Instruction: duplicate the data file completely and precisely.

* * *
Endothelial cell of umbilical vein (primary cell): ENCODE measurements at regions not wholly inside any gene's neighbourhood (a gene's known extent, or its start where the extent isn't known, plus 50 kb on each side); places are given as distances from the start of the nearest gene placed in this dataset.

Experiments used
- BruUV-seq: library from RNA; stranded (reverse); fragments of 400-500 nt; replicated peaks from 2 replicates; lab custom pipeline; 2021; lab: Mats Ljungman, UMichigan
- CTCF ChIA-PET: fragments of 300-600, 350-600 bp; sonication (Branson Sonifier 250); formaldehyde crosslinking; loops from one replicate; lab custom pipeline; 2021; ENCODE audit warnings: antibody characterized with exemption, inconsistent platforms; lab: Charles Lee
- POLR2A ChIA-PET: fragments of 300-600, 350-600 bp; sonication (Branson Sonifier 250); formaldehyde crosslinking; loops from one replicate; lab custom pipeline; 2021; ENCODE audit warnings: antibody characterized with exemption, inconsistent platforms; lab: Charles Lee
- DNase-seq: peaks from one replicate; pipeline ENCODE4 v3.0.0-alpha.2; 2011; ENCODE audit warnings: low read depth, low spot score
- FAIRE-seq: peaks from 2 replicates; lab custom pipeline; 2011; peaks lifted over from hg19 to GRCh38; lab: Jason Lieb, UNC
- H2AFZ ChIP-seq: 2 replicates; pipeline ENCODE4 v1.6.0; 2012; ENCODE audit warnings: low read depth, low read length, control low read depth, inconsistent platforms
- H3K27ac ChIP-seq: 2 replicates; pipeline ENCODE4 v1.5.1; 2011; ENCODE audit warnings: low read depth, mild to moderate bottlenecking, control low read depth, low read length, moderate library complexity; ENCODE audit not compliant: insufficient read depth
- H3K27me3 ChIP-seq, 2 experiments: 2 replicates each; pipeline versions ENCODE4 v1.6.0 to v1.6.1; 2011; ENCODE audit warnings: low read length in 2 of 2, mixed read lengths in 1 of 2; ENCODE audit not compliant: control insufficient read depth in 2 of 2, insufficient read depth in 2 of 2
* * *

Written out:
Endothelial cell of umbilical vein (primary cell): ENCODE measurements at regions not wholly inside any gene's neighbourhood (a gene's known extent, or its start where the extent isn't known, plus 50 kb on each side); places are given as distances from the start of the nearest gene placed in this dataset.

Experiments used
- BruUV-seq: library from RNA; stranded (reverse); fragments of 400-500 nt; replicated peaks from 2 replicates; lab custom pipeline; 2021; lab: Mats Ljungman, UMichigan
- CTCF ChIA-PET: fragments of 300-600, 350-600 bp; sonication (Branson Sonifier 250); formaldehyde crosslinking; loops from one replicate; lab custom pipeline; 2021; ENCODE audit warnings: antibody characterized with exemption, inconsistent platforms; lab: Charles Lee
- POLR2A ChIA-PET: fragments of 300-600, 350-600 bp; sonication (Branson Sonifier 250); formaldehyde crosslinking; loops from one replicate; lab custom pipeline; 2021; ENCODE audit warnings: antibody characterized with exemption, inconsistent platforms; lab: Charles Lee
- DNase-seq: peaks from one replicate; pipeline ENCODE4 v3.0.0-alpha.2; 2011; ENCODE audit warnings: low read depth, low spot score
- FAIRE-seq: peaks from 2 replicates; lab custom pipeline; 2011; peaks lifted over from hg19 to GRCh38; lab: Jason Lieb, UNC
- H2AFZ ChIP-seq: 2 replicates; pipeline ENCODE4 v1.6.0; 2012; ENCODE audit warnings: low read depth, low read length, control low read depth, inconsistent platforms
- H3K27ac ChIP-seq: 2 replicates; pipeline ENCODE4 v1.5.1; 2011; ENCODE audit warnings: low read depth, mild to moderate bottlenecking, control low read depth, low read length, moderate library complexity; ENCODE audit not compliant: insufficient read depth
- H3K27me3 ChIP-seq, 2 experiments: 2 replicates each; pipeline versions ENCODE4 v1.6.0 to v1.6.1; 2011; ENCODE audit warnings: low read length in 2 of 2, mixed read lengths in 1 of 2; ENCODE audit not compliant: control insufficient read depth in 2 of 2, insufficient read depth in 2 of 2